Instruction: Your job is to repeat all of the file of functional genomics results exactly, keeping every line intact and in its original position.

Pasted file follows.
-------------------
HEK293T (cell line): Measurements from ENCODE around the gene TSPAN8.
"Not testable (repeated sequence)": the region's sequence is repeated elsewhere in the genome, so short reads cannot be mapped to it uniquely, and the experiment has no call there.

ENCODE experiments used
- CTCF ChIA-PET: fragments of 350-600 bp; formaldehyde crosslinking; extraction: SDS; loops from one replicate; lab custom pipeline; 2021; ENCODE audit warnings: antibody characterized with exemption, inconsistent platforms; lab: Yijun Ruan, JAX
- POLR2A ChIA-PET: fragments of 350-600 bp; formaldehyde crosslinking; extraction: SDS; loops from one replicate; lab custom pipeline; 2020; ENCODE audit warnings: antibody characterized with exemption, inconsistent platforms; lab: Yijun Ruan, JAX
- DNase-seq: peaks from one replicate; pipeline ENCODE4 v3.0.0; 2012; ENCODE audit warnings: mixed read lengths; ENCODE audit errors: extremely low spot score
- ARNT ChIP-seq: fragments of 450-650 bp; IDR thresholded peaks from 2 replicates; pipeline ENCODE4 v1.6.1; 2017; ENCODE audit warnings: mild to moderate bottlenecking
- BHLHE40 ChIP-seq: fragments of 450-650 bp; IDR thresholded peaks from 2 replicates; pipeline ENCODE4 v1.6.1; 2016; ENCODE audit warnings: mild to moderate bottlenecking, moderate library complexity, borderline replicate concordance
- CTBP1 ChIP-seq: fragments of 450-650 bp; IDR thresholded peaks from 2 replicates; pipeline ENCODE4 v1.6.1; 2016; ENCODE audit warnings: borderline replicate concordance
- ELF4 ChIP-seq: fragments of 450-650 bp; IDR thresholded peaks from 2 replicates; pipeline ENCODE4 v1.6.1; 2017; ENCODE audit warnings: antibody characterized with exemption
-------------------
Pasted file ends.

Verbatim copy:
HEK293T (cell line): Measurements from ENCODE around the gene TSPAN8.
"Not testable (repeated sequence)": the region's sequence is repeated elsewhere in the genome, so short reads cannot be mapped to it uniquely, and the experiment has no call there.

ENCODE experiments used
- CTCF ChIA-PET: fragments of 350-600 bp; formaldehyde crosslinking; extraction: SDS; loops from one replicate; lab custom pipeline; 2021; ENCODE audit warnings: antibody characterized with exemption, inconsistent platforms; lab: Yijun Ruan, JAX
- POLR2A ChIA-PET: fragments of 350-600 bp; formaldehyde crosslinking; extraction: SDS; loops from one replicate; lab custom pipeline; 2020; ENCODE audit warnings: antibody characterized with exemption, inconsistent platforms; lab: Yijun Ruan, JAX
- DNase-seq: peaks from one replicate; pipeline ENCODE4 v3.0.0; 2012; ENCODE audit warnings: mixed read lengths; ENCODE audit errors: extremely low spot score
- ARNT ChIP-seq: fragments of 450-650 bp; IDR thresholded peaks from 2 replicates; pipeline ENCODE4 v1.6.1; 2017; ENCODE audit warnings: mild to moderate bottlenecking
- BHLHE40 ChIP-seq: fragments of 450-650 bp; IDR thresholded peaks from 2 replicates; pipeline ENCODE4 v1.6.1; 2016; ENCODE audit warnings: mild to moderate bottlenecking, moderate library complexity, borderline replicate concordance
- CTBP1 ChIP-seq: fragments of 450-650 bp; IDR thresholded peaks from 2 replicates; pipeline ENCODE4 v1.6.1; 2016; ENCODE audit warnings: borderline replicate concordance
- ELF4 ChIP-seq: fragments of 450-650 bp; IDR thresholded peaks from 2 replicates; pipeline ENCODE4 v1.6.1; 2017; ENCODE audit warnings: antibody characterized with exemption